ISSUE 3 │ VOL. 6 │Fall 2018

Eric J. Kuperman, Esq. | Executive Vice President of Sales | PHP

From time to time, attorneys choose not to include physical copies of exhibits in motion papers filed in the Supreme Court. Rather than include voluminous medical records with thousands of pages, for instance, an attorney might attach a CD with bulk documents as an exhibit to their motion papers .

So, what will the Record look like when perfecting an appeal at the Appellate Division?

Unfortunately, the Appellate Division will not allow an Appellant to simply file large motions on a CD. If a full Record is required, the documents must be printed and filed as volumes of bound books. Moreover, if the matter is a NYSCEF (efiled) matter, the electronic Record must be prepared incorporating the complete set of documents rather than just one notation with a reference to the CD. With the Appellate Division still requiring numerous hard copies of the Record to be filed (and sometimes served if the case is not a NYSCEF case), this method can prove to be quite costly.

The Appellant may, however, file/serve an Appendix. An Appendix might include only those documents to which the Appellant is citing in the brief (as well as those to which one anticipates the Respondent will cite), thus reducing costs dramatically. In the above example, if not necessary or germane to the appeal, the Appellant could omit the bulk exhibits altogether (as long as said omission does not compromise the Appellant’s, position on the appeal).

1 Please note that not all of the county courts allow motion papers to be filed on a CD. Be sure to check with the specific court in order to ensure that it will accept this method.



Pursuant to the Second Department’s E-Filing Technical Guidelines, all digital copies of briefs must contain bookmarks to the authorities cited in the brief. Clicking on a case listed in the Table of Authorities should take the reader to a copy of the case being cited ,which is to be included at the end of the brief.

Please note that hard copies of the brief should not include copies of the cited authorities; this rule pertains to the digital copy only.

Technical Guidelines:

Attachment A to the Electronic Filing Rules of the Appellate Division (22 NYCRR Part 1245) contains a list of formatting requirements for documents electronically filed. In addition to those requirements, the Second Department offers the following guidelines, which should be followed to the extent practicable.

Bookmarking in Briefs:

All electronically-filed briefs should contain bookmarks to the authorities cited in those briefs. Those bookmarks should take the reader to a copy of the cited authority, that is, the case, statute or rule, which will be part of the brief submitted. Those authorities are not considered to be part of the formal record on appeal.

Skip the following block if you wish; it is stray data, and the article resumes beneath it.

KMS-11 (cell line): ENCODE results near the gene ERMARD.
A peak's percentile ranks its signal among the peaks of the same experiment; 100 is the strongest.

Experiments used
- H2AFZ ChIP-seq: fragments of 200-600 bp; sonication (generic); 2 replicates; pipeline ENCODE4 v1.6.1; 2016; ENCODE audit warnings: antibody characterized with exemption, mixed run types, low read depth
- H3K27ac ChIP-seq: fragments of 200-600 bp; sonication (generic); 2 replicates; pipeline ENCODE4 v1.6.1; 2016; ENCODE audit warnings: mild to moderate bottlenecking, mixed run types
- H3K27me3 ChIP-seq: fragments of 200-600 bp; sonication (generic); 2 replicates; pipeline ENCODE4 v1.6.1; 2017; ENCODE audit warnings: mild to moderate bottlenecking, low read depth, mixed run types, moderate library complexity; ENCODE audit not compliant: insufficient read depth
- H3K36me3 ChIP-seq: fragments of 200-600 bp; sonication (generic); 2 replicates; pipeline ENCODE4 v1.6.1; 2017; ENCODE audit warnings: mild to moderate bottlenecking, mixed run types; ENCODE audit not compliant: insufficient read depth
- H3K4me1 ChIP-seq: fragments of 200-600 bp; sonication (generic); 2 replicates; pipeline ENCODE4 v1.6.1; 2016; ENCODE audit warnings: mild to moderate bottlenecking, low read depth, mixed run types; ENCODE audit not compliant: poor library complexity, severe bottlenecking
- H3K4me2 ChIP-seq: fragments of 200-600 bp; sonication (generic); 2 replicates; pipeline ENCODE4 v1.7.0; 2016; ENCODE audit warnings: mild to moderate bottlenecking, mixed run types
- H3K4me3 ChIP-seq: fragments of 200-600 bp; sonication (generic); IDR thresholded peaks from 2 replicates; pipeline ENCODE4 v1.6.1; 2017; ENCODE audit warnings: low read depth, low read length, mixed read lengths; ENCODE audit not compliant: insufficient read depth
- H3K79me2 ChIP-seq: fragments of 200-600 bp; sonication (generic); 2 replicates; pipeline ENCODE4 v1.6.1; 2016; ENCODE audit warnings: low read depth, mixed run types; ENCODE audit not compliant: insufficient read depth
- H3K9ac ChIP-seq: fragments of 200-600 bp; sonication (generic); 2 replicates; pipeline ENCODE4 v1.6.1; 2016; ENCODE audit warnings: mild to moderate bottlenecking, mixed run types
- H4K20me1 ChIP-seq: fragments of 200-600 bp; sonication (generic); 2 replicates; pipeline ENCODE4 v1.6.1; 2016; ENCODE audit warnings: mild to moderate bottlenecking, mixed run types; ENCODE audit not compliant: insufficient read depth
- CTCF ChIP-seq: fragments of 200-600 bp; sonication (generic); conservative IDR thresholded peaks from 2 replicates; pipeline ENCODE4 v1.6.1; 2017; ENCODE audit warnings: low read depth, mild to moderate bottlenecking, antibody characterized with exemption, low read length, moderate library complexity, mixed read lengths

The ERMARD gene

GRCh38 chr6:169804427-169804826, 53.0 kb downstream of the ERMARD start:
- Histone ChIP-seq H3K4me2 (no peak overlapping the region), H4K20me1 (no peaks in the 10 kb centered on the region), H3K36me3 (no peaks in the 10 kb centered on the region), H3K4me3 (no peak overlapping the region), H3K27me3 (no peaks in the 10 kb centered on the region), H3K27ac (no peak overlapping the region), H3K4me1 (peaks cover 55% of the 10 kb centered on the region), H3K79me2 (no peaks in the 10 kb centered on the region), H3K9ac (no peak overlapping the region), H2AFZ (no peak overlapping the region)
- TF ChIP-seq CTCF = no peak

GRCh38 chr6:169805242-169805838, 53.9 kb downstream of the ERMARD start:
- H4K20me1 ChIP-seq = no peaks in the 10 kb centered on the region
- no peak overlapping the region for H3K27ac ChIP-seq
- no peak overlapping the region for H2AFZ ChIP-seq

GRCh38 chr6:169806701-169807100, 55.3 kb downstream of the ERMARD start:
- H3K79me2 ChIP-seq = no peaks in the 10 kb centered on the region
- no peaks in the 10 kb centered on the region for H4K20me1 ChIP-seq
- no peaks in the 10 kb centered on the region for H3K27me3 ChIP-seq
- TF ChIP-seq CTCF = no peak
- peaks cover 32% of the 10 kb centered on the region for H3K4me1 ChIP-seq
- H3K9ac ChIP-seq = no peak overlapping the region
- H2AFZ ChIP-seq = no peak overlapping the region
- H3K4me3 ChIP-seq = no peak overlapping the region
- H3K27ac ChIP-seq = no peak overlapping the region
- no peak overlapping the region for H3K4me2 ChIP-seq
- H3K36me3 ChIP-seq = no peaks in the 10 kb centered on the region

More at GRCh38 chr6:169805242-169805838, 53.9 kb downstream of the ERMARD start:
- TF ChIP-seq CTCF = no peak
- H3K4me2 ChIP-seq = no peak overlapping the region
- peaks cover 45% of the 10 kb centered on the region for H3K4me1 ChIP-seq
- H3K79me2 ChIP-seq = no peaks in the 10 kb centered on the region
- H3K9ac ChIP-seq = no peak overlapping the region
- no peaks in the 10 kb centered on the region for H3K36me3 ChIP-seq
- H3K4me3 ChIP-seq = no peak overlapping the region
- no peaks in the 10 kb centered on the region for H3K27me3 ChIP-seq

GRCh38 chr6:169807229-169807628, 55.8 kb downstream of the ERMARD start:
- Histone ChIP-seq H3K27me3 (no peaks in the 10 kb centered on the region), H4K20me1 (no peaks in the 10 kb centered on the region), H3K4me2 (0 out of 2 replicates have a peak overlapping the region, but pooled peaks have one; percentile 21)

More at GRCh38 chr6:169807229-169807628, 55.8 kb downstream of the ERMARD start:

Bookmarking in Motions:

All electronically-filed motions, and papers filed in opposition or relation to motions, should be filed in one PDF document, which shall contain bookmarks linking each separate document contained therein.


To ensure the highest quality resolution, filers should, when practicable, use documents which are exported or electronically converted from word processed documents, rather than scanned documents. When such conversion is not possible, documents shall be scanned at 300 dots per inch (DPI) resolution and in black and white only, unless color is required to protect the evidentiary value of the document.

PDF Size:

Appellate Division e-filing rules require that electronically filed PDFs not exceed 100MB in size. All PDFs should be reduced and optimized, using file compression software, before they are e-filed, to ensure that the smallest sized PDFs possible are filed.

Hard Copy Filings:

In addition to submitting electronic filings, authorized e-filers shall submit hard copy filings as follows: (1) an original plus five copies of appellate briefs, records, and appendices (see 22 NYCRR 1245.6[a][1][i]), and (2) the original papers filed in original proceedings and in connection with motion practice (see 22 NYCRR 1245.6[a][1][ii]).

Entry of Initial Information:

Pursuant to section 1245.3(a) of the Electronic Filing Rules of the Second Department, counsel for the appellant or the petitioner, unless an exempt attorney, shall, within the designated time period, register or confirm registration as an authorized e-filer with NYSCEF, follow the prompts to enter the required information in the NYSCEF system, and electronically file such documents “as the court shall require” (22 NYCRR 1245.3[a][2]). The Second Department requires the electronic filing of the notice of appeal, with proof of filing, the order or judgment appealed from, and an informational statement. The Court is in the process of designing an informational statement which is user-friendly and meets e-filer’s needs. Until that form is finalized and posted on our website, filing of a completed Request for Appellate Division Intervention will serve to meet the requirements of this rule.